similar to the profile of the elite able-bodied athlete (Asken, 1991; Shephard, 1990). Wheelchair athletes are
higher in self-esteem and physical orientation than disabled nonathletes (Roeder & Aufsesser, 1986)
In addition, the iceberg profile of the elite able-bodied athlete is readily observed in elite disabled wheelchair
athlete (Greenwood, Dzewaltowski and French, 1990; Henschen, Horvat & French, 1984). As with the elite
able-bodied athlete, the physically challenged elite athlete is generally mentally healthy individual who displays
low levels of tension, depression, anger, fatigue, and confusion. The iceberg profile of the elite athlete has also
been observed in elite visually impaired male athletes.
In summary, the psychological and mood profile of the elite disabled athlete is very similar to that of the elite
able-bodied athlete.
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Sport Psychology (PSY407)
References
Cox, H. Richard. (2002). Sport Psychology: Concepts and Applications. (Fifth Edition). New York:
McGraw-Hill Companies
Lavallec. D., Kremer, J., Moran, A., & Williams. M. (2004) Sports Psychology: Contemporary Themes.
New York: Palgrave Macmillan Publishers
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Table of Contents:
  1. SPORT PSYCHOLOGY DEFINED:Issue of Certification, The Research Sport Psychologist
  2. SELF-CONFIDENCE AND SPORT PSYCHOLOGY:Successful Performance, Verbal persuasion
  3. SELECTING SELF-TALK STATEMENTS:Skill accusation, Controlling effort
  4. GOAL ORIENTATION:Goal Involvement, Motivational Climate
  5. CAUSAL ATTRIBUTION IN SPORT:Fritz Heiderís Contribution, Other Considerations
  6. CAUSAL ATTRIBUTIONS IN COMPETITIVE SITUATIONS:Locus of Causality
  7. MOTIVATION IN SPORT:Social Factors, Success and Failure, Coachesí Behavior
  8. FLOW: THE PSYCHOLOGY OF OPTIMAL EXPERIENCE, Goal Setting in Sport
  9. PRINCIPLES OF EFFECTIVE GOAL SETTING:Clearly identify time constraints
  10. A TEAM APPROACH TO SETTING GOALS:The Planning Phase, The Meeting Phase
  11. YOUTH SPORT:Distress and anxiety, Coach-Parent Relationships
  12. ATTENTION AND CONCENTRATION IN SPORT:Information Processing, Memory Systems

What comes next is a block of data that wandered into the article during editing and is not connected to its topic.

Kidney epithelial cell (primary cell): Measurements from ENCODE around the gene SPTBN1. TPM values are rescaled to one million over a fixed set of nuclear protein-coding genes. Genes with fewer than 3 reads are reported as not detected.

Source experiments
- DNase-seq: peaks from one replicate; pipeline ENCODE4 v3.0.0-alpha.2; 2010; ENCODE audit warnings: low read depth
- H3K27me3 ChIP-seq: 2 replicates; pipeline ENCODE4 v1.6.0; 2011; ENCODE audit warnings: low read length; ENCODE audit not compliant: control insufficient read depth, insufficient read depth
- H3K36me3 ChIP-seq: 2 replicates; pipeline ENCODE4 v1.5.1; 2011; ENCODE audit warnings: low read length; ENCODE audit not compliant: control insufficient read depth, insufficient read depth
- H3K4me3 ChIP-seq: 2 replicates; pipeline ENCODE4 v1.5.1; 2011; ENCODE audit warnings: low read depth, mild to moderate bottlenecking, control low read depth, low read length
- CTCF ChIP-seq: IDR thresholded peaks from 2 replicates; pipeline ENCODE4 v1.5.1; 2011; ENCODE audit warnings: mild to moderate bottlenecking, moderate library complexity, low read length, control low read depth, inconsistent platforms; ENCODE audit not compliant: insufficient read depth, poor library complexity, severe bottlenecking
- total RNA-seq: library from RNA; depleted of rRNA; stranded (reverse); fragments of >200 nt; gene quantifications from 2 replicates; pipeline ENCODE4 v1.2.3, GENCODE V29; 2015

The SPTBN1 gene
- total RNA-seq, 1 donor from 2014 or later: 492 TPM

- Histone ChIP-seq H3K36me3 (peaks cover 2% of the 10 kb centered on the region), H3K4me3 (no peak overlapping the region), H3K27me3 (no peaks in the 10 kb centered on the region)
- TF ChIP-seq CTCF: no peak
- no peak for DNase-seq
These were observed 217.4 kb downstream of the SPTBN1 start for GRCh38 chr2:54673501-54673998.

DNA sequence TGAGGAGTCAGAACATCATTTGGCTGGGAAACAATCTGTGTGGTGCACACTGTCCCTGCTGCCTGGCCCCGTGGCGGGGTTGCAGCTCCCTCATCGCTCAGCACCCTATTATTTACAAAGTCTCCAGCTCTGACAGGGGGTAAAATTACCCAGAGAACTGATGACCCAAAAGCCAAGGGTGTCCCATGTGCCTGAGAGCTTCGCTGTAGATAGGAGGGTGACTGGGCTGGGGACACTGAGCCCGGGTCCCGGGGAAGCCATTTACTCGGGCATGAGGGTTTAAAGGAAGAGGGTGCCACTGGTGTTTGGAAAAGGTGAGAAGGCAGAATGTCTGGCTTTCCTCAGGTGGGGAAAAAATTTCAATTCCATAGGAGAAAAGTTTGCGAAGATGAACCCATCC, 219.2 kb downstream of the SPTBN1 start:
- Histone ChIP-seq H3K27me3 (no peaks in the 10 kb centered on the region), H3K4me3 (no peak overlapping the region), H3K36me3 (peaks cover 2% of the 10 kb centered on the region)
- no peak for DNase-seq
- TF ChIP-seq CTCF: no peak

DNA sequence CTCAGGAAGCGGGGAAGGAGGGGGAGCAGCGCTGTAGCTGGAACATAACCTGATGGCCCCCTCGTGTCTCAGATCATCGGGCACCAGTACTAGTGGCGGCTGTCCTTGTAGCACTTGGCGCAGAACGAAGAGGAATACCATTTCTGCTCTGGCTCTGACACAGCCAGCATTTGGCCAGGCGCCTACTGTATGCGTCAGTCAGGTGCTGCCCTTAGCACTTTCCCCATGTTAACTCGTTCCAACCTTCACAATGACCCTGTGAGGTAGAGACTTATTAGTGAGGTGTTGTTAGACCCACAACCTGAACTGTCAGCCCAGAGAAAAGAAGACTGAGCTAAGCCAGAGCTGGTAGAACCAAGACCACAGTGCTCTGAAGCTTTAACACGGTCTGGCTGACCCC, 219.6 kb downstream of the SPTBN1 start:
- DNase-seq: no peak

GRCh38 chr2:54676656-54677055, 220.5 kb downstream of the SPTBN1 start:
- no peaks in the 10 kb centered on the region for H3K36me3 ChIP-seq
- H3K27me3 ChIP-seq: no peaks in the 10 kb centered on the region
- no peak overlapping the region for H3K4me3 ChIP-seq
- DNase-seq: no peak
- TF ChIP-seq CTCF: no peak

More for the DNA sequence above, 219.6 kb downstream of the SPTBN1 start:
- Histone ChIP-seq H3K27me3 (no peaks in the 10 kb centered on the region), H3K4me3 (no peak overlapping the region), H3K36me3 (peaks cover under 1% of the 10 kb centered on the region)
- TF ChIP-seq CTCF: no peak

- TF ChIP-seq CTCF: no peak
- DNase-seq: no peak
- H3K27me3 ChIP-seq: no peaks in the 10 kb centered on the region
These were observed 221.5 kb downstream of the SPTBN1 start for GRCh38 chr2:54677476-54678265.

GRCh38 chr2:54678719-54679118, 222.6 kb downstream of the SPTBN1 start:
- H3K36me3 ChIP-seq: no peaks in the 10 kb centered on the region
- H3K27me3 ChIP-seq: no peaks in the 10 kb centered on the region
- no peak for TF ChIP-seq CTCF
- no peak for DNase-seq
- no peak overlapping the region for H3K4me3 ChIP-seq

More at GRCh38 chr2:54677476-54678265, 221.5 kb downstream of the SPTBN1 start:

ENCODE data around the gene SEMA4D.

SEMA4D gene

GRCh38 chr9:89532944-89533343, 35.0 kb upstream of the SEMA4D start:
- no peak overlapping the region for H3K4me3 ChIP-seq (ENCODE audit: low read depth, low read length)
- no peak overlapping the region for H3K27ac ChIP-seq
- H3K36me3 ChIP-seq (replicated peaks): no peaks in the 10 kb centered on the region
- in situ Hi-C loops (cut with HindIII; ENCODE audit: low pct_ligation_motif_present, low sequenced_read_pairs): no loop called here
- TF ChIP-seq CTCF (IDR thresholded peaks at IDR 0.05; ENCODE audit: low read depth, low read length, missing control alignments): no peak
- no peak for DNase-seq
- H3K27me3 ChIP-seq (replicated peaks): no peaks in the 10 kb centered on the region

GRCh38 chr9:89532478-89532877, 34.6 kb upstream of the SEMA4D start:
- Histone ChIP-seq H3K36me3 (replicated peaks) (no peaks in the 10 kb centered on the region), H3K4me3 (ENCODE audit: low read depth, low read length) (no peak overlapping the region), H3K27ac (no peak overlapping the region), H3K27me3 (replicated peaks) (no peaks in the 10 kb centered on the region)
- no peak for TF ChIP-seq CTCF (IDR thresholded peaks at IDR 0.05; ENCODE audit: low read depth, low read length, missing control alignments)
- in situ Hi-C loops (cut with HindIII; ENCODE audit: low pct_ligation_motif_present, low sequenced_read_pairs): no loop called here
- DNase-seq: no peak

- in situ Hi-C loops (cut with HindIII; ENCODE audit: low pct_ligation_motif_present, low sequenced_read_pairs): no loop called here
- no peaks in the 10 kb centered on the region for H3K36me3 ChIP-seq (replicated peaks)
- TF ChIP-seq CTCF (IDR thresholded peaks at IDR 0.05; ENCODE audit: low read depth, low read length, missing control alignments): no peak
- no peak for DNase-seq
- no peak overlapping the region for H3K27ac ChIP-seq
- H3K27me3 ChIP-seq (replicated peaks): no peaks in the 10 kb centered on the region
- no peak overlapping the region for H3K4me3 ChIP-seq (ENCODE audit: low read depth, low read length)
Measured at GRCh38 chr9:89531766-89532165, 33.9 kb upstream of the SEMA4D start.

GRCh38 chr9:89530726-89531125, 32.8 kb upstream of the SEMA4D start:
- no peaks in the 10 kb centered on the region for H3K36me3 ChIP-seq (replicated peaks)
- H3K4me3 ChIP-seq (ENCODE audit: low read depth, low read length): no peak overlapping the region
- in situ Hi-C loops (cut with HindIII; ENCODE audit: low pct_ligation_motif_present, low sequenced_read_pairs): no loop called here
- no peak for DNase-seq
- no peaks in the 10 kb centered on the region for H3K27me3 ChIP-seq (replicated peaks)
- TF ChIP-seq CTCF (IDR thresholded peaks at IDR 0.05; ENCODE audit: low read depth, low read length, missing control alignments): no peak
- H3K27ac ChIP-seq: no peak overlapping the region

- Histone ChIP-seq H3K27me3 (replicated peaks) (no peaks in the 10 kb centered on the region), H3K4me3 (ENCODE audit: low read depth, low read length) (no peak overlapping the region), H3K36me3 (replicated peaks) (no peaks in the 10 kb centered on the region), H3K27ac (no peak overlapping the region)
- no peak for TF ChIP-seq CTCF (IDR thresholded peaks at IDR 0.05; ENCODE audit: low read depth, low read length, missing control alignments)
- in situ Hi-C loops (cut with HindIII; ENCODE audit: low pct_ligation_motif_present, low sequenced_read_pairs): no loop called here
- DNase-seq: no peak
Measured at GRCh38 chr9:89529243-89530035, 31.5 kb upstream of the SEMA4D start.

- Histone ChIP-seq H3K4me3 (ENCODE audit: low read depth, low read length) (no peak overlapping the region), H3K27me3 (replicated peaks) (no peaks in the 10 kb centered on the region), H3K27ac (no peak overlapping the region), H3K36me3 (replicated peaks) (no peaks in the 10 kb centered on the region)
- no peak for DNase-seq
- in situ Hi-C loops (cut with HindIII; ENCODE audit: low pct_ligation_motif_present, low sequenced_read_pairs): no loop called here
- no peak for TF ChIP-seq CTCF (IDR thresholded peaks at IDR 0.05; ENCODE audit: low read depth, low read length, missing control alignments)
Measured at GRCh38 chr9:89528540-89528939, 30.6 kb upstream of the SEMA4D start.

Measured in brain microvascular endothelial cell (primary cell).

13. ATTENTION AND CONCENTRATION IN SPORT:Measuring Attentional Focus
  14. PERSONALITY AND THE ATHLETE:Personality Defined, Psychodynamic Theory
  15. THE MEASUREMENT OF PERSONALITY:Projective Procedures, Structured Questionnaire
  16. PERSONALITY AND THE ATHLETE:Athletic Motivation Inventory, Personality Sport Type
  17. SITUATIONAL FACTORS RELATED TO ANXIETY AND MOOD:Type of Sport
  18. ANXIETY, AROUSAL, AND STRESS RELATIONSHIPS:Emotion and Mood
  19. ANXIETY, AROUSAL, AND STRESS RELATIONSHIPS:The Inverted-U Theory
  20. ALTERNATIVES TO INVERTED-U THEORY:Apterís Reversal Theory
  21. COPING STRATEGIES IN SPORT:Measurement of Coping Skill
  22. RELAXATION STRATEGIES FOR SPORT:Progressive Relaxation, Autogenic Training
  23. AROUSAL ENERGIZING STRATEGIES:Team Energizing Strategies, Fan Support
  24. AROUSAL ENERGIZING STRATEGIES:Precompetition Workout, Individual Goal Setting
  25. IMAGERY:Skill Level of the Athletes, Time Factors and Mental Practice
  26. IMAGERY:Symbolic Learning Theory, Imagery Perspective. Sensory Mode
  27. IMAGERY:Paivioís Two-Dimensional Model, Developing Imagery Skills
  28. THE ROLE OF HYPNOSIS IN SPORT:Defining Hypnosis, Social-Cognitive Theory
  29. THE ROLE OF HYPNOSIS IN SPORT:Achieving the Hypnotic Trance, Hypnotic Phase
  30. PSYCHOLOGICAL SKILLS TRAINING:Psychological Skills Training Program
  31. PSYCHOLOGICAL SKILLS TRAINING:Performance profiling, Performance routines
  32. ETHICS IN SPORT PSYCHOLOGY:Competence, Integrity, Social Responsibility
  33. AGGRESSION AND VIOLENCE IN SPORT:Defining Aggression, Catharsis hypothesis
  34. AGGRESSION AND VIOLENCE IN SPORT:The Catharsis Effect, Fan Violence
  35. AUDIENCE AND CROWD EFFECTS IN SPORTS:Social Facilitation, Crowd Hostility
  36. TEAM COHESION IN SPORT:Measurement of Team Cohesion
  37. TEAM COHESION IN SPORT:Predicting Future Participation, Team Building
  38. LEADERSHIP IN SPORT:Fiedlerís Contingency Theory, Coach-Athlete Compatibility
  39. EXERCISE PSYCHOLOGY:Special Populations, Clinical Patients
  40. EXERCISE PSYCHOLOGY:Social Interaction Hypothesis, Amine Hypothesis
  41. EXERCISE PSYCHOLOGY:The Theory of Planned Behavior, Social Cognitive Theory
  42. EXERCISE PSYCHOLOGY:Exercise Addiction, Bulimia Nervosa, Muscle Dysmorphia
  43. BURNOUT IN ATHLETES:Overtraining and Overreaching, Recommended Intervention
  44. THE PSYCHOLOGY OF ATHLETIC INJURIES:Personality Factors, Coping Resources
  45. DRUG ABUSE IN SPORT AND EXERCISE:Stimulants, Depressants